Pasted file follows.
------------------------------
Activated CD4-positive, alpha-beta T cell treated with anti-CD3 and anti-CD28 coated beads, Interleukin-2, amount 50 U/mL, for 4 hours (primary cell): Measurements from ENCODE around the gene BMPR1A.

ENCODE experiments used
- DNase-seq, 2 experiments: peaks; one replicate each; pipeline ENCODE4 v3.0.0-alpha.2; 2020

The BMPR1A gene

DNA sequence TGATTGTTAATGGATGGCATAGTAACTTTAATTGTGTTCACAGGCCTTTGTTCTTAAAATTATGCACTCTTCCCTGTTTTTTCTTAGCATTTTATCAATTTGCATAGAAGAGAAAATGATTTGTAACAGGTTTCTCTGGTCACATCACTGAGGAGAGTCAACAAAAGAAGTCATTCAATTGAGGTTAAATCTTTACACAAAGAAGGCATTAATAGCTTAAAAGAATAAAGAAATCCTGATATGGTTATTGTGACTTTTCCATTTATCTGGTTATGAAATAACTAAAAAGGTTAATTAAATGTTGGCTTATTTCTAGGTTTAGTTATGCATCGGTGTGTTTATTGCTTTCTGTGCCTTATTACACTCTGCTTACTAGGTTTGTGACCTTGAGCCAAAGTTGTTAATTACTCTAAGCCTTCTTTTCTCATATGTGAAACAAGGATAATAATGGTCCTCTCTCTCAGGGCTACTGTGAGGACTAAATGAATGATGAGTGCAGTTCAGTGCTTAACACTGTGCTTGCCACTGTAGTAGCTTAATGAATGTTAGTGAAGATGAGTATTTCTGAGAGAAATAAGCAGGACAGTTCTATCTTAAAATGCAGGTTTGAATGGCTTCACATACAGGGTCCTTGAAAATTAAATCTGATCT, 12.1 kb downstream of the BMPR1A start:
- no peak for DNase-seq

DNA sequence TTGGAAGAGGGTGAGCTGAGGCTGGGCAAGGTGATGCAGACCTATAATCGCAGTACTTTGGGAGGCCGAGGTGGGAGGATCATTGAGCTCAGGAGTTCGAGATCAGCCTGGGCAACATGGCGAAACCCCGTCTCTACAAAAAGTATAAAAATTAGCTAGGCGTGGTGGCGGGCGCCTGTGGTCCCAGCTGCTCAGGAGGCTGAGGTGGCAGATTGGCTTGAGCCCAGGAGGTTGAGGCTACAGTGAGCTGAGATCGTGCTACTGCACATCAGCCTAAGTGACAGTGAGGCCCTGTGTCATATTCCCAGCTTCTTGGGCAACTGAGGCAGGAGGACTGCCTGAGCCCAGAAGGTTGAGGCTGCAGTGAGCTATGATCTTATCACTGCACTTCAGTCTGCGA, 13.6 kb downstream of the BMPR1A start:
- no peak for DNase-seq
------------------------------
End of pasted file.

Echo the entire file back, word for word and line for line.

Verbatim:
Activated CD4-positive, alpha-beta T cell treated with anti-CD3 and anti-CD28 coated beads, Interleukin-2, amount 50 U/mL, for 4 hours (primary cell): Measurements from ENCODE around the gene BMPR1A.

ENCODE experiments used
- DNase-seq, 2 experiments: peaks; one replicate each; pipeline ENCODE4 v3.0.0-alpha.2; 2020

The BMPR1A gene

DNA sequence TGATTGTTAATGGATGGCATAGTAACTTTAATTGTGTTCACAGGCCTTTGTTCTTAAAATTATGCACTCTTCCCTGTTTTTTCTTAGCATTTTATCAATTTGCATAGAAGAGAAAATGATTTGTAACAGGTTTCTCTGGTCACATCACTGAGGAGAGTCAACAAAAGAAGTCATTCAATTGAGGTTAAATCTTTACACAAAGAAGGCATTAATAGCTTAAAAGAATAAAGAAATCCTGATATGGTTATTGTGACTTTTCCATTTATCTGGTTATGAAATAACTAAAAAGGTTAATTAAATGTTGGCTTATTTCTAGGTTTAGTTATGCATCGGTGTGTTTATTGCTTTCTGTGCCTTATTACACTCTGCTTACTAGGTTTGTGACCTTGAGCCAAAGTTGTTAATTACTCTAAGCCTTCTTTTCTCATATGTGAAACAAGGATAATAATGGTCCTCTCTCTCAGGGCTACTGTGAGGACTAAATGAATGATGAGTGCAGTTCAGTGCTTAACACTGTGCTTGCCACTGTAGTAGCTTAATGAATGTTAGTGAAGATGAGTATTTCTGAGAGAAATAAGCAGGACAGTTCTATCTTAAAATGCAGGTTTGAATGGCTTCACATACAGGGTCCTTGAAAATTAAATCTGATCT, 12.1 kb downstream of the BMPR1A start:
- no peak for DNase-seq

DNA sequence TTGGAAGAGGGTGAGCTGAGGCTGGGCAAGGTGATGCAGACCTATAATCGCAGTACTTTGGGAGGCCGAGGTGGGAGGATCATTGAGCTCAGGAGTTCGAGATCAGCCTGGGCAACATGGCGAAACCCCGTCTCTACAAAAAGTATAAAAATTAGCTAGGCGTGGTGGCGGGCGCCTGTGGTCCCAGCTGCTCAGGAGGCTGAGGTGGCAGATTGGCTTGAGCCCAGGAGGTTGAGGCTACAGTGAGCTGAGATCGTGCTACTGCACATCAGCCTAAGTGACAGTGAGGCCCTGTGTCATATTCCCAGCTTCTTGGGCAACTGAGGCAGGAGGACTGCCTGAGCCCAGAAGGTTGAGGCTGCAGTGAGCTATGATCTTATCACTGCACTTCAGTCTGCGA, 13.6 kb downstream of the BMPR1A start:
- no peak for DNase-seq